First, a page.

Crowns

Crowns are used to treat cracked, chipped or worn teeth. Also known as 'restorations', they are placed over a damaged tooth (cap) and cover the outer surface. This enables it to retain its functionality and durability whilst providing additional strength.

Crowns are fabricated from a range of materials which includes porcelain, ceramic, gold or an alloy. Porcelain or ceramic crowns are the best option if you want a natural, white look.

Reasons for crowns

Crowns are fitted over teeth which have become worn down or damaged due to a variety of reasons, e.g. accident. Tooth decay is another factor as is bruxism (teeth grinding).

Other reasons:

  • Aesthetic: to improve the appearance of a tooth
  • Functional: strengthen the tooth after a dental procedure, e.g. root canal treatment or a large filling.

The advantage of a crown over other treatments such as composite bonding and veneers/lumineers is durability. A crown increases the strength of a tooth whereas there is no gain from having a veneer fitted or bonding applied to the tooth.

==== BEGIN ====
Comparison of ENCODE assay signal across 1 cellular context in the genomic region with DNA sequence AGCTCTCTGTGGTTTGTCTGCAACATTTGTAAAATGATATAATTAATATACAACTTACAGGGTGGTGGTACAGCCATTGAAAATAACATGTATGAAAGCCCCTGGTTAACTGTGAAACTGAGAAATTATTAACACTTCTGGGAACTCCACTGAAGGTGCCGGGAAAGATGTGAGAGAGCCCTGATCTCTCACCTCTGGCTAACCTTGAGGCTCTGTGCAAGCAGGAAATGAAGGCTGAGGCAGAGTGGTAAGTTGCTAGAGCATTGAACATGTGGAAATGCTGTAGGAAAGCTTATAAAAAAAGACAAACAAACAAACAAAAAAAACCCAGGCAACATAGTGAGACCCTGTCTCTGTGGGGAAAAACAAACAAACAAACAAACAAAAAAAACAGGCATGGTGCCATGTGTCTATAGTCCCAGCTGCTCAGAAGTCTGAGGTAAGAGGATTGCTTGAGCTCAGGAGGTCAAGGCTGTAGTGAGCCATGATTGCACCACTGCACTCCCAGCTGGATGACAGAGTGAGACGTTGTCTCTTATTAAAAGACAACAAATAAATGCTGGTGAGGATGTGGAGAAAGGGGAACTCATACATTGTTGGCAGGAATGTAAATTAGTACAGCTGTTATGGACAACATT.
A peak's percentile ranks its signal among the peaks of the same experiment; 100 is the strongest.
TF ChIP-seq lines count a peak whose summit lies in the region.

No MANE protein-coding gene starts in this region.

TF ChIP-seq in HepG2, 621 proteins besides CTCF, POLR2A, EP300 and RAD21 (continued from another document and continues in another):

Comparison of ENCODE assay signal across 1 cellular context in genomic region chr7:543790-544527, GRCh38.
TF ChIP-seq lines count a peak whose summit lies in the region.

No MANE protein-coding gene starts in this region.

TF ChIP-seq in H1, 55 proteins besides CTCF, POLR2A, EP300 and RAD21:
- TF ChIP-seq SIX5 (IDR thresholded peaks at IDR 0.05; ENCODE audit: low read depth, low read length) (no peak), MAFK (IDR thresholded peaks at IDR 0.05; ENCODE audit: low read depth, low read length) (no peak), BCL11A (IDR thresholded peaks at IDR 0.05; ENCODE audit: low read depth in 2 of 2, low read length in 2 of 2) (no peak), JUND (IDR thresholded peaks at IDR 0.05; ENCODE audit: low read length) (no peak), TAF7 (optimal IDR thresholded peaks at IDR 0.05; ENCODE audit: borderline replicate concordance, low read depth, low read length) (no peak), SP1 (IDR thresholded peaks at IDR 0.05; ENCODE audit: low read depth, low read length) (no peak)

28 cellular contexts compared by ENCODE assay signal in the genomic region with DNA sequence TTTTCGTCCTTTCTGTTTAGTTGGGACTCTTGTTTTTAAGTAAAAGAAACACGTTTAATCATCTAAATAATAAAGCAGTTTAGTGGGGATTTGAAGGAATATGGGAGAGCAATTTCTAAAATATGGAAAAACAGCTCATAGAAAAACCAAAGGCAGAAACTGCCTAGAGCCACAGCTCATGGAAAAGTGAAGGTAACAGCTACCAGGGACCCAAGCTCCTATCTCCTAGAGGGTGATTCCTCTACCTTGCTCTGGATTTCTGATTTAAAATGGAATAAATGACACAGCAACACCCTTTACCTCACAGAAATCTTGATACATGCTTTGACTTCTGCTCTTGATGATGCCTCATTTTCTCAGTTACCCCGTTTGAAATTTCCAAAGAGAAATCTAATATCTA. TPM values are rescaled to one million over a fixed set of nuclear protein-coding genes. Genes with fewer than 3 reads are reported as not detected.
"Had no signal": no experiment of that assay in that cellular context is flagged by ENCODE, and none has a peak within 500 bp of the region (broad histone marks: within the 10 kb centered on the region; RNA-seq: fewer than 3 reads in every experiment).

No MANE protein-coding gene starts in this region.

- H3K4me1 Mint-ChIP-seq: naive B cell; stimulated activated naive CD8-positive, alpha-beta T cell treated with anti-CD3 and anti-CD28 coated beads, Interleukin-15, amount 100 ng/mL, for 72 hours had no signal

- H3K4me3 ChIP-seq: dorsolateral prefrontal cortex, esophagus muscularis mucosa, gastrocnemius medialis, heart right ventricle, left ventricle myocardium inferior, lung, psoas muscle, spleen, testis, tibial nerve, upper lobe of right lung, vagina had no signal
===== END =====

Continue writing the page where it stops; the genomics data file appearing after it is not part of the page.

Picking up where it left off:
Crowns procedure

A crown is fitted over two sessions.

In the first session the dentist prepares the tooth which is to receive the crown so that it is in optimum shape to do so. The tooth is cleaned, treated for decay and polished. It is then reshaped using a special drill (known as a 'burr) which enables the crown to fit snugly over the top.

An impression is taken of your tooth via a mould containing dental putty which is then sent to a laboratory. This acts as a template for your new crown.

It takes 2 to 3 weeks to produce a crown: you will be fitted with a temporary crown during this time.

The second visit is where you are fitted with your new crown. The dentist roughens the surface of the designated tooth using an etching acid which provides an ideal surface for bonding. The crown is fitted over your tooth and adjusted until it is a correct fit.

It is then fixed in place with dental cement (bonding).

If looked after, a crown will last for up to 15 years.